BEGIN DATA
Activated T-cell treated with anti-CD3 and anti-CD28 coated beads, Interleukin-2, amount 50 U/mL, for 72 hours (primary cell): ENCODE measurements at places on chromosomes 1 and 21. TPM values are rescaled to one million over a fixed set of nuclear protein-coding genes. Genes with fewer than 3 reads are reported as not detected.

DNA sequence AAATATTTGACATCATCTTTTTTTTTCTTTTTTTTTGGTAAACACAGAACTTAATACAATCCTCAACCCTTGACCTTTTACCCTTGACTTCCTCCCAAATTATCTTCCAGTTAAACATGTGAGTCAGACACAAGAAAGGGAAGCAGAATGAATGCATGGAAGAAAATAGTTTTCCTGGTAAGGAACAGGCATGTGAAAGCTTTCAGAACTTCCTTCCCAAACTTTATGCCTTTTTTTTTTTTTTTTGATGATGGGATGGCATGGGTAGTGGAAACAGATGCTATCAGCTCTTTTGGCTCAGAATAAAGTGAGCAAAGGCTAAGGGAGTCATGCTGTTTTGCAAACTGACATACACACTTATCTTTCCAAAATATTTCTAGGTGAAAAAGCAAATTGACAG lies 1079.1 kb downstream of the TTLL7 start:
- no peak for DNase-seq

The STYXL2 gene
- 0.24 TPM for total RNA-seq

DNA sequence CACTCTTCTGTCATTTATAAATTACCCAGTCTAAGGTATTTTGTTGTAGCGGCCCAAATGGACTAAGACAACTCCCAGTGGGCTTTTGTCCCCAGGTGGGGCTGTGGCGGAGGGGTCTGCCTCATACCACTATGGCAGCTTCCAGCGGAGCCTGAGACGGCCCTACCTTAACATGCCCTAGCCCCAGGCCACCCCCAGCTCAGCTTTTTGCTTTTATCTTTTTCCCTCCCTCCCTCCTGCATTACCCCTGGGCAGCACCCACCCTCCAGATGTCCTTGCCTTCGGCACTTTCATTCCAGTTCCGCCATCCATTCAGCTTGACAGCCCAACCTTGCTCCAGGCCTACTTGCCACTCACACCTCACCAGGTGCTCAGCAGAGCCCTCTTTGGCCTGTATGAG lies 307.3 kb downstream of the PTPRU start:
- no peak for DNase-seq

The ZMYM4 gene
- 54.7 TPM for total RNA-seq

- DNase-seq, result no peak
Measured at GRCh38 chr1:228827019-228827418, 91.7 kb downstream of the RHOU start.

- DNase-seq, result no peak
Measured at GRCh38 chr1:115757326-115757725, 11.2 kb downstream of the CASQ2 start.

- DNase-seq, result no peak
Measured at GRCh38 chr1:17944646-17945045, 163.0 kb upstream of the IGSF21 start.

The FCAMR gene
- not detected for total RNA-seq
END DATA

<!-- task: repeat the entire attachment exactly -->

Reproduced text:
Activated T-cell treated with anti-CD3 and anti-CD28 coated beads, Interleukin-2, amount 50 U/mL, for 72 hours (primary cell): ENCODE measurements at places on chromosomes 1 and 21. TPM values are rescaled to one million over a fixed set of nuclear protein-coding genes. Genes with fewer than 3 reads are reported as not detected.

DNA sequence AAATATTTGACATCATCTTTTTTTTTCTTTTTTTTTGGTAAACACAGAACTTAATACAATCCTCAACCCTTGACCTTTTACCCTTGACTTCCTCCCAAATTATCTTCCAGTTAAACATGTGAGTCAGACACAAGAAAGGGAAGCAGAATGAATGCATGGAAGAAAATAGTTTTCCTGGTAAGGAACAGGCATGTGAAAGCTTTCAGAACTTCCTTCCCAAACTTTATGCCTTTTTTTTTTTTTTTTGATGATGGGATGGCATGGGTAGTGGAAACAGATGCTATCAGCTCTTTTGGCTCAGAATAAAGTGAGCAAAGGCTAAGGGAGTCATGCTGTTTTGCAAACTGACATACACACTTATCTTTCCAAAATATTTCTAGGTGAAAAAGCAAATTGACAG lies 1079.1 kb downstream of the TTLL7 start:
- no peak for DNase-seq

The STYXL2 gene
- 0.24 TPM for total RNA-seq

DNA sequence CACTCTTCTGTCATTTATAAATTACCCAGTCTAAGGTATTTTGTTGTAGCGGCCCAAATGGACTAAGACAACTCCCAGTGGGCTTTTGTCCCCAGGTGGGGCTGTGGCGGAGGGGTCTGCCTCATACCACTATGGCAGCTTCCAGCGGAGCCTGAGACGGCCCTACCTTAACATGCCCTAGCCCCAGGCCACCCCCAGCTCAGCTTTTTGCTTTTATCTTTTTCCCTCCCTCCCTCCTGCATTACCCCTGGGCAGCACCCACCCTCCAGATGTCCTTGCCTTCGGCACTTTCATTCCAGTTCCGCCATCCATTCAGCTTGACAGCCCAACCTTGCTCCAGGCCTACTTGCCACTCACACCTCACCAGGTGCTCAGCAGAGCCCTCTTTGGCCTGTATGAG lies 307.3 kb downstream of the PTPRU start:
- no peak for DNase-seq

The ZMYM4 gene
- 54.7 TPM for total RNA-seq

- DNase-seq, result no peak
Measured at GRCh38 chr1:228827019-228827418, 91.7 kb downstream of the RHOU start.

- DNase-seq, result no peak
Measured at GRCh38 chr1:115757326-115757725, 11.2 kb downstream of the CASQ2 start.

- DNase-seq, result no peak
Measured at GRCh38 chr1:17944646-17945045, 163.0 kb upstream of the IGSF21 start.

The FCAMR gene
- not detected for total RNA-seq